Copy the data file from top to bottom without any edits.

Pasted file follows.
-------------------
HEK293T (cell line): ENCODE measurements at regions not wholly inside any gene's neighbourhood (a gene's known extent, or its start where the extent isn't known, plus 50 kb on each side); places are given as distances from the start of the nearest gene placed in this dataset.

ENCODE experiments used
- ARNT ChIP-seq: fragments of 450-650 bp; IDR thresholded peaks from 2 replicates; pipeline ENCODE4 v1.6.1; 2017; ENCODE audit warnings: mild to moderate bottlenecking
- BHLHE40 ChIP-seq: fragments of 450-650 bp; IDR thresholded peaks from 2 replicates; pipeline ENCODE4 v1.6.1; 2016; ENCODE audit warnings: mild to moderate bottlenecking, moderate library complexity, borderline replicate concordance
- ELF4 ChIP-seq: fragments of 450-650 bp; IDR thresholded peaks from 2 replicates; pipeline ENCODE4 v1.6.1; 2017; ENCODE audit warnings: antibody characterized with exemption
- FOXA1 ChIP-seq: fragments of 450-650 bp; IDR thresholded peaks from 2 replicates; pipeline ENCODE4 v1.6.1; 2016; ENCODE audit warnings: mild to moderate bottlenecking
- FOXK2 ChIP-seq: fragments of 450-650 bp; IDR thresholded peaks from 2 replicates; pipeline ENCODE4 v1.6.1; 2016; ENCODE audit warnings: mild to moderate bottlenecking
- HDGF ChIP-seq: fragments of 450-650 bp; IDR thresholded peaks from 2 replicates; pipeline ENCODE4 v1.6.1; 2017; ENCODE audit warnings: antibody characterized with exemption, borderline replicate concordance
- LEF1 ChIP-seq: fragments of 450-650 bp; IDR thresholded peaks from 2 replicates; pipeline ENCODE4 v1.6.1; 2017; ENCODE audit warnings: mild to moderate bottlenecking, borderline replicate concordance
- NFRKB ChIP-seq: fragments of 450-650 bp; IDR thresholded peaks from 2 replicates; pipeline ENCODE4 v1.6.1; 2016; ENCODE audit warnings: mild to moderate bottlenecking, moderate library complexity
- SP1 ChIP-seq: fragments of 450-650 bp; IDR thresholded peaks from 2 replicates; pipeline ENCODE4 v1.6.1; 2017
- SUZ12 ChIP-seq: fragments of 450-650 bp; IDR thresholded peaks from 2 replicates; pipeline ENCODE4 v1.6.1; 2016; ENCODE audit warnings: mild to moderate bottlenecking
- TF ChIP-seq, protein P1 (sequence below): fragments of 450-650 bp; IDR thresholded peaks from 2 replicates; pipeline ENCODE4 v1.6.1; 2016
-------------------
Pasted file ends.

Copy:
HEK293T (cell line): ENCODE measurements at regions not wholly inside any gene's neighbourhood (a gene's known extent, or its start where the extent isn't known, plus 50 kb on each side); places are given as distances from the start of the nearest gene placed in this dataset.

ENCODE experiments used
- ARNT ChIP-seq: fragments of 450-650 bp; IDR thresholded peaks from 2 replicates; pipeline ENCODE4 v1.6.1; 2017; ENCODE audit warnings: mild to moderate bottlenecking
- BHLHE40 ChIP-seq: fragments of 450-650 bp; IDR thresholded peaks from 2 replicates; pipeline ENCODE4 v1.6.1; 2016; ENCODE audit warnings: mild to moderate bottlenecking, moderate library complexity, borderline replicate concordance
- ELF4 ChIP-seq: fragments of 450-650 bp; IDR thresholded peaks from 2 replicates; pipeline ENCODE4 v1.6.1; 2017; ENCODE audit warnings: antibody characterized with exemption
- FOXA1 ChIP-seq: fragments of 450-650 bp; IDR thresholded peaks from 2 replicates; pipeline ENCODE4 v1.6.1; 2016; ENCODE audit warnings: mild to moderate bottlenecking
- FOXK2 ChIP-seq: fragments of 450-650 bp; IDR thresholded peaks from 2 replicates; pipeline ENCODE4 v1.6.1; 2016; ENCODE audit warnings: mild to moderate bottlenecking
- HDGF ChIP-seq: fragments of 450-650 bp; IDR thresholded peaks from 2 replicates; pipeline ENCODE4 v1.6.1; 2017; ENCODE audit warnings: antibody characterized with exemption, borderline replicate concordance
- LEF1 ChIP-seq: fragments of 450-650 bp; IDR thresholded peaks from 2 replicates; pipeline ENCODE4 v1.6.1; 2017; ENCODE audit warnings: mild to moderate bottlenecking, borderline replicate concordance
- NFRKB ChIP-seq: fragments of 450-650 bp; IDR thresholded peaks from 2 replicates; pipeline ENCODE4 v1.6.1; 2016; ENCODE audit warnings: mild to moderate bottlenecking, moderate library complexity
- SP1 ChIP-seq: fragments of 450-650 bp; IDR thresholded peaks from 2 replicates; pipeline ENCODE4 v1.6.1; 2017
- SUZ12 ChIP-seq: fragments of 450-650 bp; IDR thresholded peaks from 2 replicates; pipeline ENCODE4 v1.6.1; 2016; ENCODE audit warnings: mild to moderate bottlenecking
- TF ChIP-seq, protein P1 (sequence below): fragments of 450-650 bp; IDR thresholded peaks from 2 replicates; pipeline ENCODE4 v1.6.1; 2016